Pope Francis listens during an ecumenical prayer vigil before the assembly of the Synod of Bishops in St. Peter's Square at the Vatican Sept. 30, 2023, a few days before the release of his apostolic exhortation Laudate Deum on Oct. 4. (CNS/Vatican Media)
It's great news that Pope Francis will show up to address the U.N.'s 28th climate change conference (COP), which begins in Dubai at the end of the month. Over the past decade, no single voice, religious or otherwise, has been more important in addressing the existential issue of our time.
In his magisterial encyclical Laudato Si', issued prior to the 2015 COP conference in Paris, as well as in his recent exhortation Laudate Deum, Francis has combined up-to-date science with a vigorous spiritual critique of the "technocratic paradigm" that has driven humanity to put life on Earth at risk.
What has not been sufficiently recognized is the degree to which Francis has engaged with the central debate in environmental thought over the past half a century: anthropocentrism versus eco- or biocentrism. In doing so, his approach has evolved into a vision that should command the attention of believers and non-believers alike.
It was the medieval historian and Protestant public intellectual Lynn White Jr. who threw down the gauntlet in a 1967 Science magazine article titled "The Historical Roots of Our Ecologic Crisis." Understanding the Genesis story of Adam and Eve as teaching that "no item in the physical creation had any purpose save to serve man's purpose," White declared, "Especially in its Western form, Christianity is the most anthropocentric religion the world has seen."
Although White's declaration has drawn plenty of criticism over the years, the issue of anthropocentrism remains very much on the table, with some environmentalists arguing that protection of the environment is best justified on the grounds that it is good for humanity. A narrow focus on environmental justice — combating environmental degradation in order to protect the poor — is itself anthropocentric.
Other environmentalists reject this kind of enlightened anthropocentrism, wanting no part of "an ideology that roots all value in humanity." While anthropocentrism can be understood in a number of ways, they say, "at its core it involves the planetary-scale subordination of nonhuman organisms that denies they have value in their own right."
White himself indicated a way out of such a subordination by pointing to Francis of Assisi as representing "an alternative Christian view" that valorizes the nonhuman. There's little question that Jorge Mario Bergoglio had something of the sort in mind when he decided to become the first pope to name himself after St. Francis.
In Evangelii Gaudium, the long exhortation he issued soon after becoming pope in 2013, Francis argued that humanity is inextricably connected to the natural world:
There are other weak and defenseless beings who are frequently at the mercy of economic interests or indiscriminate exploitation. I am speaking of creation as a whole. We human beings are not only the beneficiaries but also the stewards of other creatures. Thanks to our bodies, God has joined us so closely to the world around us that we can feel the desertification of the soil almost as a physical ailment, and the extinction of a species as a painful disfigurement.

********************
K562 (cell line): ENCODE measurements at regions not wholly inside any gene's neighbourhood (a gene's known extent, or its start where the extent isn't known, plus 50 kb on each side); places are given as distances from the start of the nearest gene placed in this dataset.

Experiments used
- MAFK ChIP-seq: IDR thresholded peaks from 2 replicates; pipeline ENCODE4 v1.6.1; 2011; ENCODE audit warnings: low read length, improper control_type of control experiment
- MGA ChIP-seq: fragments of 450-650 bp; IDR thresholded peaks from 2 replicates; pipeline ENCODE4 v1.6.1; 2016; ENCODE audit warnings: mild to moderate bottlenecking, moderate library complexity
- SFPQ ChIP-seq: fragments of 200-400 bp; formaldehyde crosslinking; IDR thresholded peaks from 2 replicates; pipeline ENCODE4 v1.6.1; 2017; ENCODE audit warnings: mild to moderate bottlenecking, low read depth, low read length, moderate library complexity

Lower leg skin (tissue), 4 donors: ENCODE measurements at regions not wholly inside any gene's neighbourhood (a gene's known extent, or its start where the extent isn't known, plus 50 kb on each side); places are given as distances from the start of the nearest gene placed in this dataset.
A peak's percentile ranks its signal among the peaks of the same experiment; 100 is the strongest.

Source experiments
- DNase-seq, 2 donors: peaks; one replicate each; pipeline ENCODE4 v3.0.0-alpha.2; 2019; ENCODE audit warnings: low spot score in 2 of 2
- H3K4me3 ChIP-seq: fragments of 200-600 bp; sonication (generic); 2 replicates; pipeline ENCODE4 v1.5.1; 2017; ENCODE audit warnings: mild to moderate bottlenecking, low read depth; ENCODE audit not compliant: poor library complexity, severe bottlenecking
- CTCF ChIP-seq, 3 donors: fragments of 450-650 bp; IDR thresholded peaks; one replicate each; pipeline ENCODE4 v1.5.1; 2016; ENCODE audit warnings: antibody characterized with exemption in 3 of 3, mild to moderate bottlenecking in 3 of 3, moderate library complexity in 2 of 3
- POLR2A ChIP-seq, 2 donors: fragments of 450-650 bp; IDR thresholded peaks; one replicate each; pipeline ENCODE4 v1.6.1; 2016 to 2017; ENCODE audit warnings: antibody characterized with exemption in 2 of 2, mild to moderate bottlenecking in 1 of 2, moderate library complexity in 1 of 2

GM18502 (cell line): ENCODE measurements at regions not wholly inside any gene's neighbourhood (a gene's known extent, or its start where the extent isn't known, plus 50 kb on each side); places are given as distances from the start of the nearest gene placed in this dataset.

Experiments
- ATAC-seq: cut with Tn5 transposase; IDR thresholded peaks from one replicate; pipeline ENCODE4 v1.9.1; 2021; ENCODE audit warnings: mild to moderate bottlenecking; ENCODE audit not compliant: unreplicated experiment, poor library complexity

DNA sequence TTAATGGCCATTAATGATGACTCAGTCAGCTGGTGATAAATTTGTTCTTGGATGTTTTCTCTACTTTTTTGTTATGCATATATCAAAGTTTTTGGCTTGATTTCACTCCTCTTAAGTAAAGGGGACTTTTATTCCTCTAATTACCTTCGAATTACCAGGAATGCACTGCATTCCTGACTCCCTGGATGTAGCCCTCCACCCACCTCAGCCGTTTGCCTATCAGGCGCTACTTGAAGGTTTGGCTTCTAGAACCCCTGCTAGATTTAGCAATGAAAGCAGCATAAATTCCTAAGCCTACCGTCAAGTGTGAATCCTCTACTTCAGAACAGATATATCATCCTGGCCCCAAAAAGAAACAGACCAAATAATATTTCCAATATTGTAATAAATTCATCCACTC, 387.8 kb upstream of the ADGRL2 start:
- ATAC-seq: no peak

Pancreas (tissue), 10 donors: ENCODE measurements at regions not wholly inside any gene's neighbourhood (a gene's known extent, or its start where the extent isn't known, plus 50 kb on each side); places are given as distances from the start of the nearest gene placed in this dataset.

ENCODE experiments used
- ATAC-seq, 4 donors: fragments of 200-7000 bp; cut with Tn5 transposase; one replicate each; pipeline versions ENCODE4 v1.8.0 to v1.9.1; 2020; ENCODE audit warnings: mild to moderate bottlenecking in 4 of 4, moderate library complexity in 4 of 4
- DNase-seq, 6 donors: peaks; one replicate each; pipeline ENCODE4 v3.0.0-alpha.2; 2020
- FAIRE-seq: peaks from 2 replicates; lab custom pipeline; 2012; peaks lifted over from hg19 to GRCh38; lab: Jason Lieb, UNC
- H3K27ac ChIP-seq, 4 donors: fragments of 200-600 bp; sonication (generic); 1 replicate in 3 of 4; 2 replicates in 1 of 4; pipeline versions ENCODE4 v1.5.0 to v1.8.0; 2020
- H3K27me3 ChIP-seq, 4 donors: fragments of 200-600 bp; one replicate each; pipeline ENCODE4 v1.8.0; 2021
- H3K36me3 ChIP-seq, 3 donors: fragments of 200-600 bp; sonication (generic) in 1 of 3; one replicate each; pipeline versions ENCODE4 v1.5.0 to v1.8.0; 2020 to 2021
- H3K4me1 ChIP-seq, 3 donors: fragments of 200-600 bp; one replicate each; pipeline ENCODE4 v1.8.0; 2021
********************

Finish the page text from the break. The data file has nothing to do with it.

In Laudato Si', he went on to criticize "an excessive anthropocentrism," writing, "Together with our obligation to use the earth's goods responsibly, we are called to recognize that other living beings have a value of their own in God's eyes."
At the same time, Laudato Si' warns that "biocentrism" is not the right response to "a misguided anthropocentrism." "Human beings," it asserts, "cannot be expected to feel responsibility for the world unless, at the same time, their unique capacities of knowledge, will, freedom and responsibility are recognized and valued."
Now, in Laudate Deum, Francis goes beyond criticizing "excessive" and "misguided" anthropocentrism to suggest that the traditional Western understanding of humanity's relationship to the rest of creation needs to be updated:
The Judaeo-Christian worldview (a better translation of the original Spanish "cosmovisión" than the Vatican's "vision of the cosmos") defends the unique and central value of the human being amid the marvelous concert of all God's creatures, but today we see ourselves forced to realize that it is only possible to sustain a "situated anthropocentrism." To recognize, in other words, that human life is incomprehensible and unsustainable without other creatures.
This idea of a situated anthropocentrism will not satisfy all eco-centrists, but it does meet them halfway — articulating a vision of an interdependent creation that at once looks back to the medieval "great chain of being" and proposes a synthesis of the anthropocentric thesis and the ecocentric antithesis.
COP28 needs to hear more about this. I suspect Francis will not fail to deliver.